14 December 2011

A Visit to the Reweaver

I hadn't been to a reweaver since I wrote about (and thus discovered) the trade for a New York newspaper about four years ago. And I missed it. The vanishing trade is so old-world-immigrant, so idiosyncratic, so invisible to everyday view—and, also, so necessary!—I couldn't help but love it. Reweavers are relics of a thriftier, more sensible time, when people actually had their old garments mended and darned. They are a rebuttal to our diseased, disposable lifestyle.

I had a couple beloved sweaters that had a hole or two; it was time. I grabbed them and headed to midtown Manhattan. Last time I checked there were still three or four reweavers around. The oldest, by far, is Alice Zotta. Like all the other reweavers I know, she works out of a cubby hole on a high floor of a highrise. Hers is on W. 45th, near Fifth Avenue.

Last time I visited, little Alice was still on the job, as she had been for 70 years. She has since retired, I was told, but the company continues, run now by her daughter. Otherwise, the "enterprise" is the same. There's a small, anonymous vestibule, and you conduct your business through a doctor's office window, passing your garments through to a woman, pointing our the spots that need repair.

They're a salty group, the reweavers. Dyspeptic, unsmiling, truth-tellers. They'll let you have it in no uncertain terms. "I don't know if we can do this," they'll begin. "This is a big job." "This might be impossible." "This is gonna cost you." "Are you sure you want to do this?" Comments like that. They really do their best to turn you away. You have to pay in advance, because, as the worker told me, "We've been burned to many times." Zotta's office is filled with clothes people have left and never paid for.

I'd go to the reweaver more, but the work does cost a lot. The reweaving of one smallish hole will run you $50, and many jobs start between $70 and $100. So you better goddam love that suit or pair of pants to pay the sort of money that could easily buy you a new garment. I did love these three sweaters. But one had been attacked by moths so viciously I was told it would cost $200 to repair. So, with a sigh, I abandoned it to the trash. The other two, however, I decided to save.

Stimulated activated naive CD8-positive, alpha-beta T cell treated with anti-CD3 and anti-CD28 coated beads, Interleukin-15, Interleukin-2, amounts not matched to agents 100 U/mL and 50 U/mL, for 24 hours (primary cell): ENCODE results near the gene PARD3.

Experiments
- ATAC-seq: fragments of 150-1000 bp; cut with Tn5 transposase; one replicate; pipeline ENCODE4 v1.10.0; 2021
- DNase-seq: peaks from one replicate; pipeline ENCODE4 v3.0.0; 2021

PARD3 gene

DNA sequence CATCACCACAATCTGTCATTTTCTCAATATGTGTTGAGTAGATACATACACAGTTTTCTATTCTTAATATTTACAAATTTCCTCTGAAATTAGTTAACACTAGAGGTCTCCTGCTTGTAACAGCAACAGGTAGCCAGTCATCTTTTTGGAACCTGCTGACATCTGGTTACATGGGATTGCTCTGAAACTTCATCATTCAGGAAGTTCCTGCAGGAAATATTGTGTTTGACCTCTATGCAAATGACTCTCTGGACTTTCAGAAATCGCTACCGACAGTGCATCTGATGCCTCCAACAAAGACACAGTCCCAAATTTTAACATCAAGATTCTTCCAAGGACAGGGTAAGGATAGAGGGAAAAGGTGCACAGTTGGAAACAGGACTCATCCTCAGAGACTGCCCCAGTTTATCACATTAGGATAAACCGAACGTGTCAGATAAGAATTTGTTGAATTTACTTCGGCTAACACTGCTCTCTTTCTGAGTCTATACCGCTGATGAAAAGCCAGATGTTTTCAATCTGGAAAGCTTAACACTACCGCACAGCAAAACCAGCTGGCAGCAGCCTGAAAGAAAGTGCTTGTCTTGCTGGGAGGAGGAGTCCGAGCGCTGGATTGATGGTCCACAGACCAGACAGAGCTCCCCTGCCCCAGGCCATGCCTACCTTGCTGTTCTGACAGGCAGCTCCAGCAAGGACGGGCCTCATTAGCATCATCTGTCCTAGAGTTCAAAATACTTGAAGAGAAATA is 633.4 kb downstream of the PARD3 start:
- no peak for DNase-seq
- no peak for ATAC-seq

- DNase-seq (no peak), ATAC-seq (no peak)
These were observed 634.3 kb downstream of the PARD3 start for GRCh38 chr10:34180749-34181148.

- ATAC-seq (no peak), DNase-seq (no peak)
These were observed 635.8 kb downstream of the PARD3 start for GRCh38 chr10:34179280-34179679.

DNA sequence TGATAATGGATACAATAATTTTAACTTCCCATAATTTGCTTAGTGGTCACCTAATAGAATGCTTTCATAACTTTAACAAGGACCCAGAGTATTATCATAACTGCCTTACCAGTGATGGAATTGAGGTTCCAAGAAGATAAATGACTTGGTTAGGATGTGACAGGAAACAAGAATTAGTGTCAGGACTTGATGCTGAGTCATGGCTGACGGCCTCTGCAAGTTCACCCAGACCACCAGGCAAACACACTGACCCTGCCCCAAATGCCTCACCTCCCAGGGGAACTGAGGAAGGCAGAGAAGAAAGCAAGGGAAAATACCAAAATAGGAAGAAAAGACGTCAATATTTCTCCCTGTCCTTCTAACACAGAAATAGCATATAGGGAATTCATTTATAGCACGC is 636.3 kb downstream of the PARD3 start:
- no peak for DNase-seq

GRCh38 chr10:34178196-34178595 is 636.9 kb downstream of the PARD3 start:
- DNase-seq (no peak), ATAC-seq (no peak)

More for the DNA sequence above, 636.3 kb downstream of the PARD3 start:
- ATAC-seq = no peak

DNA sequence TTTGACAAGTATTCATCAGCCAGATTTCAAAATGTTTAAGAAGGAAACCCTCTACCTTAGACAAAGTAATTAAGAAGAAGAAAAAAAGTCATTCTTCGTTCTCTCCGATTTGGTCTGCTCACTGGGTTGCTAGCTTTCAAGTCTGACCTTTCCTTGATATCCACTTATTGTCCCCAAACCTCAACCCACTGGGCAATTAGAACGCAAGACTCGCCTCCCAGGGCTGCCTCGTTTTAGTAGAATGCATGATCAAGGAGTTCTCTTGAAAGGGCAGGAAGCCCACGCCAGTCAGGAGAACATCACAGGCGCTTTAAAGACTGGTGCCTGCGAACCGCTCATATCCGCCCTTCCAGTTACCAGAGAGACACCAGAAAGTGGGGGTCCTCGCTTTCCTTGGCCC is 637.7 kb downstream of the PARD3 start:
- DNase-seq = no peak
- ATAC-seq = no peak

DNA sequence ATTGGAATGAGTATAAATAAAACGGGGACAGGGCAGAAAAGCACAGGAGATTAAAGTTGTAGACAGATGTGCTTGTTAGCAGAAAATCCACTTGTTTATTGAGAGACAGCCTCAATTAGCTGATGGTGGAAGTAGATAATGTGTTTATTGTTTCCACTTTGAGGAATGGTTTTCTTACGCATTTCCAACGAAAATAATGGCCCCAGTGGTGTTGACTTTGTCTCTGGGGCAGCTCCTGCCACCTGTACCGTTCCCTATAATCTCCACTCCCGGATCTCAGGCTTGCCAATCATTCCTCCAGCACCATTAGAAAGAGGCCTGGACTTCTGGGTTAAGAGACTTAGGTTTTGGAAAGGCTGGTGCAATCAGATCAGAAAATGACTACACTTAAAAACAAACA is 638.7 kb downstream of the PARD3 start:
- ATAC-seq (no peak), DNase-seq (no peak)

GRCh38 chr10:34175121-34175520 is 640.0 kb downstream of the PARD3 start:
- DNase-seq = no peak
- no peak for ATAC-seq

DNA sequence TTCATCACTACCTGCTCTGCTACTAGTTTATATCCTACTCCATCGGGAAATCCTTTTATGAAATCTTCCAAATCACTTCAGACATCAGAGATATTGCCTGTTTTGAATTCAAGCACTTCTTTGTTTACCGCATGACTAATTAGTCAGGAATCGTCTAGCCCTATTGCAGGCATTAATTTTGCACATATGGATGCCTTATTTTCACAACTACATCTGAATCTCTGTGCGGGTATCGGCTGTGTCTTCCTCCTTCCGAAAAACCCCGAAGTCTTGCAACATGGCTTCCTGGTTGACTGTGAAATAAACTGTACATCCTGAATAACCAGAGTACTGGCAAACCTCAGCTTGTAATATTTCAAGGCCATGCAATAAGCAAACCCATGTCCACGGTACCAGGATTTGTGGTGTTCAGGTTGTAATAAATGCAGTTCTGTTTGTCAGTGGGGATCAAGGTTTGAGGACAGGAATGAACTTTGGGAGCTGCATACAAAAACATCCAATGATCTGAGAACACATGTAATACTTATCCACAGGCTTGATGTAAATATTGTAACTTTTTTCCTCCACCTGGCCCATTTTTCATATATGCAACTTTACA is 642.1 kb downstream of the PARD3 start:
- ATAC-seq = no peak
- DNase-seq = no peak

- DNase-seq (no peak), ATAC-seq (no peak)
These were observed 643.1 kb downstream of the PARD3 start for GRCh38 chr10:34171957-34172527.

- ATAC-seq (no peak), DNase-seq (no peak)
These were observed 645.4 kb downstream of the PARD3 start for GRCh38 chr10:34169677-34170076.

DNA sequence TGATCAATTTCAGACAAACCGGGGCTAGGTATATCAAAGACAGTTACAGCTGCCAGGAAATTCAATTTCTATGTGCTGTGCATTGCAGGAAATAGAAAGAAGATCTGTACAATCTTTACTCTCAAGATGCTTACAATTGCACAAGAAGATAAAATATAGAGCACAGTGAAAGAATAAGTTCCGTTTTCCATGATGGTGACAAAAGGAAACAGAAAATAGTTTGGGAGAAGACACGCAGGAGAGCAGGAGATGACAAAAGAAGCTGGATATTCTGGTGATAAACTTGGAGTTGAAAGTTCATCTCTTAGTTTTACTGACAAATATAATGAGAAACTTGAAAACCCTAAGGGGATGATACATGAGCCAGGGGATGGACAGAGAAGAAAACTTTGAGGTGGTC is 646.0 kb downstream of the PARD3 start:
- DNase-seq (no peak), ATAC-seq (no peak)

I'm looking forward to picking them up. Zotta always does peerless work in a dying craft.


onemorefoldedsunset said...

I love reading all your posts, but this one is a real gem. Thanks.

upstate Johnny G said...

Even though reweaving is expensive, it's nice to know that the craft still exists. This post reminds me of a series I heard on an NPR affiliate a few years ago that focused on the remnants of once-vibrant trades in NYC. One story was about mobile sharpening shops and how they used to pull up outside factories in the garment district and everyone would send out their scissors to e sharpened. Then there was a story about a guy who has one of the last seltzer routes, dropping off fresh bottles to his elderly clients. And the last story was about a craft which is not really dying....the guys who build the wooden water tanks that sit on top of so many buildings throughout the city. The tanks have to be replaced every so often and there are enough tanks extant to make steady work. They get to spend all day up on the skyline doing their thing. One of the things I like about the city is that many old traditions are still hanging on, for now.

Gabriel said...

i haven't been here in years but i used to go quite a bit in the 90s when my job back then demanded that i looked more "professional". now i can wear holey sweaters and get away with it!

alice is so amazing and the prices used to be so so cheap even though people from all the big design companies in the garment district (calvin, ralph, etc) were using her already.

Lee said...

A number of comments posted on the NY Magazine site indicate that Alice's relatives are not up to her standards in workmanship or turn-around time. Thoughts?

Brooks of Sheffield said...

Well, I left stuff there when Alice was around and I will be picking up stuff soon. I'll let you know how the work compares.